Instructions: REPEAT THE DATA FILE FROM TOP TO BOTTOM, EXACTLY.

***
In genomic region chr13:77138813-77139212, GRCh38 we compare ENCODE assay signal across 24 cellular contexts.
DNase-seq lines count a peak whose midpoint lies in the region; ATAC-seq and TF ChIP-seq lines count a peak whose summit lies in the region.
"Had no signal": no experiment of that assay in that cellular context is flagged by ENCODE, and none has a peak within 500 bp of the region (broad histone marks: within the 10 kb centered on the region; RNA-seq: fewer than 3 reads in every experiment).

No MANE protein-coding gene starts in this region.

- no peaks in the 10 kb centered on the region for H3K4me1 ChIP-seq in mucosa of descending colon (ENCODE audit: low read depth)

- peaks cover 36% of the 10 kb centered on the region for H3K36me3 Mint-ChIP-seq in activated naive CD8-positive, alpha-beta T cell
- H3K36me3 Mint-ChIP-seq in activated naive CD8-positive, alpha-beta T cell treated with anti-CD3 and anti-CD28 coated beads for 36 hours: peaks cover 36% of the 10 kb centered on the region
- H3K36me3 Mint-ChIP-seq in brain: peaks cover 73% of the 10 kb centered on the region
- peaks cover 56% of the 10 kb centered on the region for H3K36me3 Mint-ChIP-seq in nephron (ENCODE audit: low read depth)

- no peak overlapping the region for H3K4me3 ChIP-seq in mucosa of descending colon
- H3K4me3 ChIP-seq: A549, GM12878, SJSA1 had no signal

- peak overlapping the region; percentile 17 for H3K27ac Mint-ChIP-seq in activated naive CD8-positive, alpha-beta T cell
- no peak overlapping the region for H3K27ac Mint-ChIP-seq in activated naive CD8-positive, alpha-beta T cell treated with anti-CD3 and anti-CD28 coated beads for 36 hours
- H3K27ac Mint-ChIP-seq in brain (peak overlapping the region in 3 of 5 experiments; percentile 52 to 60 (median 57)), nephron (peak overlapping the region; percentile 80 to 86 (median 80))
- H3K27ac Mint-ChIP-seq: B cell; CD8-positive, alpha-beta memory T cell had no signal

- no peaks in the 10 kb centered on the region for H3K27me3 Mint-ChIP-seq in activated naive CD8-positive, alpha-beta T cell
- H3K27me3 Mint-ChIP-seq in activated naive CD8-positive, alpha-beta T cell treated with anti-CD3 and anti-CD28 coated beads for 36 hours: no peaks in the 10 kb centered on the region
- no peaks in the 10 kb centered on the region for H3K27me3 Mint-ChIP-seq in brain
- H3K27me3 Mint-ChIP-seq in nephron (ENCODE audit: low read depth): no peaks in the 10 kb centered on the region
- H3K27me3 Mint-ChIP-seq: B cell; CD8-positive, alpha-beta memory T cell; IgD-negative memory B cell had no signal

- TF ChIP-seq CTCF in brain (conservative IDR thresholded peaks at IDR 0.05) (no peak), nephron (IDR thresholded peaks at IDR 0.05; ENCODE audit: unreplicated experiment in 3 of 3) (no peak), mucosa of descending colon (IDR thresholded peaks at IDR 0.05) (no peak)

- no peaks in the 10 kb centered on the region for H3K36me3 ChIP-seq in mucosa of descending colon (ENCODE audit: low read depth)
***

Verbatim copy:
In genomic region chr13:77138813-77139212, GRCh38 we compare ENCODE assay signal across 24 cellular contexts.
DNase-seq lines count a peak whose midpoint lies in the region; ATAC-seq and TF ChIP-seq lines count a peak whose summit lies in the region.
"Had no signal": no experiment of that assay in that cellular context is flagged by ENCODE, and none has a peak within 500 bp of the region (broad histone marks: within the 10 kb centered on the region; RNA-seq: fewer than 3 reads in every experiment).

No MANE protein-coding gene starts in this region.

- no peaks in the 10 kb centered on the region for H3K4me1 ChIP-seq in mucosa of descending colon (ENCODE audit: low read depth)

- peaks cover 36% of the 10 kb centered on the region for H3K36me3 Mint-ChIP-seq in activated naive CD8-positive, alpha-beta T cell
- H3K36me3 Mint-ChIP-seq in activated naive CD8-positive, alpha-beta T cell treated with anti-CD3 and anti-CD28 coated beads for 36 hours: peaks cover 36% of the 10 kb centered on the region
- H3K36me3 Mint-ChIP-seq in brain: peaks cover 73% of the 10 kb centered on the region
- peaks cover 56% of the 10 kb centered on the region for H3K36me3 Mint-ChIP-seq in nephron (ENCODE audit: low read depth)

- no peak overlapping the region for H3K4me3 ChIP-seq in mucosa of descending colon
- H3K4me3 ChIP-seq: A549, GM12878, SJSA1 had no signal

- peak overlapping the region; percentile 17 for H3K27ac Mint-ChIP-seq in activated naive CD8-positive, alpha-beta T cell
- no peak overlapping the region for H3K27ac Mint-ChIP-seq in activated naive CD8-positive, alpha-beta T cell treated with anti-CD3 and anti-CD28 coated beads for 36 hours
- H3K27ac Mint-ChIP-seq in brain (peak overlapping the region in 3 of 5 experiments; percentile 52 to 60 (median 57)), nephron (peak overlapping the region; percentile 80 to 86 (median 80))
- H3K27ac Mint-ChIP-seq: B cell; CD8-positive, alpha-beta memory T cell had no signal

- no peaks in the 10 kb centered on the region for H3K27me3 Mint-ChIP-seq in activated naive CD8-positive, alpha-beta T cell
- H3K27me3 Mint-ChIP-seq in activated naive CD8-positive, alpha-beta T cell treated with anti-CD3 and anti-CD28 coated beads for 36 hours: no peaks in the 10 kb centered on the region
- no peaks in the 10 kb centered on the region for H3K27me3 Mint-ChIP-seq in brain
- H3K27me3 Mint-ChIP-seq in nephron (ENCODE audit: low read depth): no peaks in the 10 kb centered on the region
- H3K27me3 Mint-ChIP-seq: B cell; CD8-positive, alpha-beta memory T cell; IgD-negative memory B cell had no signal

- TF ChIP-seq CTCF in brain (conservative IDR thresholded peaks at IDR 0.05) (no peak), nephron (IDR thresholded peaks at IDR 0.05; ENCODE audit: unreplicated experiment in 3 of 3) (no peak), mucosa of descending colon (IDR thresholded peaks at IDR 0.05) (no peak)

- no peaks in the 10 kb centered on the region for H3K36me3 ChIP-seq in mucosa of descending colon (ENCODE audit: low read depth)